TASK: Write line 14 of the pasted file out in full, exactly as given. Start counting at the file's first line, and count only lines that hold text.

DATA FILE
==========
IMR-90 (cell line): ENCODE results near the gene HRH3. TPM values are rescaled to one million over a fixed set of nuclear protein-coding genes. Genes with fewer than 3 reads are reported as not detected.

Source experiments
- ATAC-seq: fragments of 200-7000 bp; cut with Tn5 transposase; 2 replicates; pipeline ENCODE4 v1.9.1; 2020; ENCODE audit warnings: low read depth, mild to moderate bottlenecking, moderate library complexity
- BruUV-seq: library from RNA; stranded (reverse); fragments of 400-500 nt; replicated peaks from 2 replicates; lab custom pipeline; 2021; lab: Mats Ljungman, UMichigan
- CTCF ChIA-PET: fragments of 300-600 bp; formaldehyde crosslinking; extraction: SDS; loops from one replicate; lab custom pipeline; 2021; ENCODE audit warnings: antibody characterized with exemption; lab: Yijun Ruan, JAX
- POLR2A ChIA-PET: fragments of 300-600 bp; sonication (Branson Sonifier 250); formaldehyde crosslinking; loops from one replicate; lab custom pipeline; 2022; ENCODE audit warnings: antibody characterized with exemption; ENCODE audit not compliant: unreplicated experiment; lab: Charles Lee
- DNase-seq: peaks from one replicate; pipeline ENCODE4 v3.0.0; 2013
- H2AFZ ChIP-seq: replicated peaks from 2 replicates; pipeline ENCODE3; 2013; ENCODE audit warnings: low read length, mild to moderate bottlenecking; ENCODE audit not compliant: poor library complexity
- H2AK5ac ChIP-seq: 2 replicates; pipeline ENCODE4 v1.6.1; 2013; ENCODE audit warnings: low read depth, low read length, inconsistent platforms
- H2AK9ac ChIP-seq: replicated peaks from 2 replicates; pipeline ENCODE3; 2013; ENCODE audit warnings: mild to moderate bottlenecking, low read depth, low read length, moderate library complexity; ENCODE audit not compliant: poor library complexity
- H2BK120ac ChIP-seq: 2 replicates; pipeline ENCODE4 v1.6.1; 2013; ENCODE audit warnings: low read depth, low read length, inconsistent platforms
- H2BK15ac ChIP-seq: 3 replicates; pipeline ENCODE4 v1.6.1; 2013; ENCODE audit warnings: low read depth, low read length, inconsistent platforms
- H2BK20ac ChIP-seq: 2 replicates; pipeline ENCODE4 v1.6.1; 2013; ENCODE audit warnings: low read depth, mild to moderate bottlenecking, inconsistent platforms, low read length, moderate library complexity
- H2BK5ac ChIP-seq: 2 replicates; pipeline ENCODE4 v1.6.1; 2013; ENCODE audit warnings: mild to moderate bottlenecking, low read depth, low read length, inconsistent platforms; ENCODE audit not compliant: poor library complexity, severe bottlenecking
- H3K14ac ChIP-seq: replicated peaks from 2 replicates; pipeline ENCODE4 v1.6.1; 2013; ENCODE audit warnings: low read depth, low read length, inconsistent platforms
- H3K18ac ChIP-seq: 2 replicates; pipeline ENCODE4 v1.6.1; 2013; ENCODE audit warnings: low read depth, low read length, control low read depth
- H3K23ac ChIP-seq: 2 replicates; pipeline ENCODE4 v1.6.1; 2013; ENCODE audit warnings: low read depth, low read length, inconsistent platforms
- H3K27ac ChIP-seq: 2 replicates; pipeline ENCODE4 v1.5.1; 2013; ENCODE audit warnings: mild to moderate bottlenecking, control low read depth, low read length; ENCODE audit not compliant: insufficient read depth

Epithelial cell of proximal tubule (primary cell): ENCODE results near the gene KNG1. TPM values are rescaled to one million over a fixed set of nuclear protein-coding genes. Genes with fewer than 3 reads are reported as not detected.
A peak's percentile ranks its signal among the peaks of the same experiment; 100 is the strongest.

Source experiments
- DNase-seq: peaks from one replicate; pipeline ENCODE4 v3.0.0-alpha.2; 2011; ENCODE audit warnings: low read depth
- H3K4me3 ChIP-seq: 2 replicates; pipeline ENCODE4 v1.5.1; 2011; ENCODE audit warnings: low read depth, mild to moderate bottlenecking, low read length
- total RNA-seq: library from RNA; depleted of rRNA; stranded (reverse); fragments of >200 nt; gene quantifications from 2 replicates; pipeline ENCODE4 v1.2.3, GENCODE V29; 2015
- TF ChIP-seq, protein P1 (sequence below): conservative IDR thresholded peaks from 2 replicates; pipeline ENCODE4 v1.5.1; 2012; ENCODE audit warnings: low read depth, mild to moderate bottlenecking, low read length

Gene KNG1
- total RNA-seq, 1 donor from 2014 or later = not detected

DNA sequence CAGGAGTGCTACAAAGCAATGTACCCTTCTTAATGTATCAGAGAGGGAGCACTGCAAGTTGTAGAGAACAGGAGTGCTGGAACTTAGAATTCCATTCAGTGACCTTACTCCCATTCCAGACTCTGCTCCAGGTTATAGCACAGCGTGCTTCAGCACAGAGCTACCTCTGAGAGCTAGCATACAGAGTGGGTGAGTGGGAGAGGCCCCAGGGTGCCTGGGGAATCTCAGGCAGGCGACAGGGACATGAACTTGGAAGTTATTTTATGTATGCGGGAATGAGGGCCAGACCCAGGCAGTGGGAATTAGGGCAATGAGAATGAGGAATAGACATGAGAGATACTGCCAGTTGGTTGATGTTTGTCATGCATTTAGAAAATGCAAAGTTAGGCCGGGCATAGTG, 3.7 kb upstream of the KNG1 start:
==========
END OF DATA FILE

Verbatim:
- H2BK5ac ChIP-seq: 2 replicates; pipeline ENCODE4 v1.6.1; 2013; ENCODE audit warnings: mild to moderate bottlenecking, low read depth, low read length, inconsistent platforms; ENCODE audit not compliant: poor library complexity, severe bottlenecking